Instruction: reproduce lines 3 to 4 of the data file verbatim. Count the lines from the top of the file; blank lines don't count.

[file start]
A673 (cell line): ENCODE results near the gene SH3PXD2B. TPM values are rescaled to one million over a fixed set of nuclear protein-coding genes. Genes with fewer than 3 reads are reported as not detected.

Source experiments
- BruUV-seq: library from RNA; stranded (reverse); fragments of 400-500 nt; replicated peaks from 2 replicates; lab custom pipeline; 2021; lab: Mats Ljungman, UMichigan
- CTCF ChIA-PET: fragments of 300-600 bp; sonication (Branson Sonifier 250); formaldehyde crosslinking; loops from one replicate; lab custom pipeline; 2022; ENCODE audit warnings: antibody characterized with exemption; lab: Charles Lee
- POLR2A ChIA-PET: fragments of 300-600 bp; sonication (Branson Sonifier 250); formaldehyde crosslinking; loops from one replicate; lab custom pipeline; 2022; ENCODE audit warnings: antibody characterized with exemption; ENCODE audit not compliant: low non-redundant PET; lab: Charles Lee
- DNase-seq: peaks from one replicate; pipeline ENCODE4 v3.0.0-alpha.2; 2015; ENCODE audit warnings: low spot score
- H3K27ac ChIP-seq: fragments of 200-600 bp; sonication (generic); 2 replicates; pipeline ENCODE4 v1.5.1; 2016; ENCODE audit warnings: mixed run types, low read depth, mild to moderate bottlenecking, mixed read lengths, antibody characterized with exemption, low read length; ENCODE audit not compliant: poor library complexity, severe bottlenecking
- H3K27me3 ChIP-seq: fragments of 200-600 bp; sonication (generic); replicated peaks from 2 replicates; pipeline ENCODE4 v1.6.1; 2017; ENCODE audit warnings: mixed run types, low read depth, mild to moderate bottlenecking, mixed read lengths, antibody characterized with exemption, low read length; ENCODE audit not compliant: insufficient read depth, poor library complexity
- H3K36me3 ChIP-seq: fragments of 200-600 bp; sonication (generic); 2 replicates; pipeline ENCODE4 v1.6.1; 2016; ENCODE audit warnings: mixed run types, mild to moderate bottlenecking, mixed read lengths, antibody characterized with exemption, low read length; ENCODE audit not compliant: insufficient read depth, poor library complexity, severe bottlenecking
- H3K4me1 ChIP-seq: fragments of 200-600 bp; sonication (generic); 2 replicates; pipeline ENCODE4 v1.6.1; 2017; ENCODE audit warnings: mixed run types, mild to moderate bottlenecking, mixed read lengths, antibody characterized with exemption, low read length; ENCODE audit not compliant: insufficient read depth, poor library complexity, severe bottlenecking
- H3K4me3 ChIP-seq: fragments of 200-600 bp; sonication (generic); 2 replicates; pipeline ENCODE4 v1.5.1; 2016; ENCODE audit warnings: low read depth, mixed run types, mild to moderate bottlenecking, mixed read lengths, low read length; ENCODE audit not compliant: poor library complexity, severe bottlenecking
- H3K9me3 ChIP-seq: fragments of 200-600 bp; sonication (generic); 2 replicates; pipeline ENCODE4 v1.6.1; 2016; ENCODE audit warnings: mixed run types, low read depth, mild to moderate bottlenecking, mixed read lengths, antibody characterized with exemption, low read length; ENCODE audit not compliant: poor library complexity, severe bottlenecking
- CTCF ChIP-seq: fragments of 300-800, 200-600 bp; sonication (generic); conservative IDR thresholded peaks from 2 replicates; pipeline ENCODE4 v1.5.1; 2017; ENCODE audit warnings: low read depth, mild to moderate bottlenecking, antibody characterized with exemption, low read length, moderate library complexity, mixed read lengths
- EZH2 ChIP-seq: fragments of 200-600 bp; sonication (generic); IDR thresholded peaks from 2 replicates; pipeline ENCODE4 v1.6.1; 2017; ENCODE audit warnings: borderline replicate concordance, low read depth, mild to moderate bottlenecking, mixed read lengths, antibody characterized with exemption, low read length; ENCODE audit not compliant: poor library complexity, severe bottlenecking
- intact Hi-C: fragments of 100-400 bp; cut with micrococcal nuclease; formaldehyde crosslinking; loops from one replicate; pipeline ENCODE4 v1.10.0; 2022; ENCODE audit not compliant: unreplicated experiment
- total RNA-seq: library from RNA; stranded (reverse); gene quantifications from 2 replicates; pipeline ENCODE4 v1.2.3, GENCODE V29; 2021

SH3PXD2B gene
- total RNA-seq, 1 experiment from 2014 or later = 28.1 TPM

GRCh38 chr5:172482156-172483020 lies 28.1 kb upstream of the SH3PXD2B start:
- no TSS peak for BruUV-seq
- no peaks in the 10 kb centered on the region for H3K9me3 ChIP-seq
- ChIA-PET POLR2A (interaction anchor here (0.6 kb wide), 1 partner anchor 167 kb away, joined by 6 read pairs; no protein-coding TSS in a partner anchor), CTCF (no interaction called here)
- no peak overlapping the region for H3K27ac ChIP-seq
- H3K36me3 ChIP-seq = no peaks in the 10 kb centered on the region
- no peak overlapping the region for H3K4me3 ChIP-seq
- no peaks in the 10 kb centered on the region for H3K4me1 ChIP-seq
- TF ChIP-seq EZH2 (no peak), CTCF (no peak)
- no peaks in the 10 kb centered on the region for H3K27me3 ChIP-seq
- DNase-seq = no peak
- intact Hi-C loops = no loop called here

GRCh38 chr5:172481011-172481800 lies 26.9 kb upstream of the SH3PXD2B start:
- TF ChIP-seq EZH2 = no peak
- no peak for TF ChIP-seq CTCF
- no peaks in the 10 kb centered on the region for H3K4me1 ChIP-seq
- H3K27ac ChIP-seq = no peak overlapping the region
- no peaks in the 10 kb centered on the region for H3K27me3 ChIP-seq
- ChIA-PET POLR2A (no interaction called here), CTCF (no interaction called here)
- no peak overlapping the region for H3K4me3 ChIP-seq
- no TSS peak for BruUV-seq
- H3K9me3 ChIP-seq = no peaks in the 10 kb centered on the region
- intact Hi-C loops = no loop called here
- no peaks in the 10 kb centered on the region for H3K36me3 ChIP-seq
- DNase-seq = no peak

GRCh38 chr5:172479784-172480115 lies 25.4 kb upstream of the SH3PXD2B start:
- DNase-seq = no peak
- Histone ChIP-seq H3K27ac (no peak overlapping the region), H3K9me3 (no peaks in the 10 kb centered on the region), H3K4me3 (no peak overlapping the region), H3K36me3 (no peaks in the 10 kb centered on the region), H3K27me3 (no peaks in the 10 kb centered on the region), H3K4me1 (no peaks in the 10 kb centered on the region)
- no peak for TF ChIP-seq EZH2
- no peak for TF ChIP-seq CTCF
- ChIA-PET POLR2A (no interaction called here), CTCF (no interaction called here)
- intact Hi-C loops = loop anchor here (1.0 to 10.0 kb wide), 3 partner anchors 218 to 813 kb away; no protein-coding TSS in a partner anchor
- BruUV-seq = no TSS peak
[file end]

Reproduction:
- BruUV-seq: library from RNA; stranded (reverse); fragments of 400-500 nt; replicated peaks from 2 replicates; lab custom pipeline; 2021; lab: Mats Ljungman, UMichigan
- CTCF ChIA-PET: fragments of 300-600 bp; sonication (Branson Sonifier 250); formaldehyde crosslinking; loops from one replicate; lab custom pipeline; 2022; ENCODE audit warnings: antibody characterized with exemption; lab: Charles Lee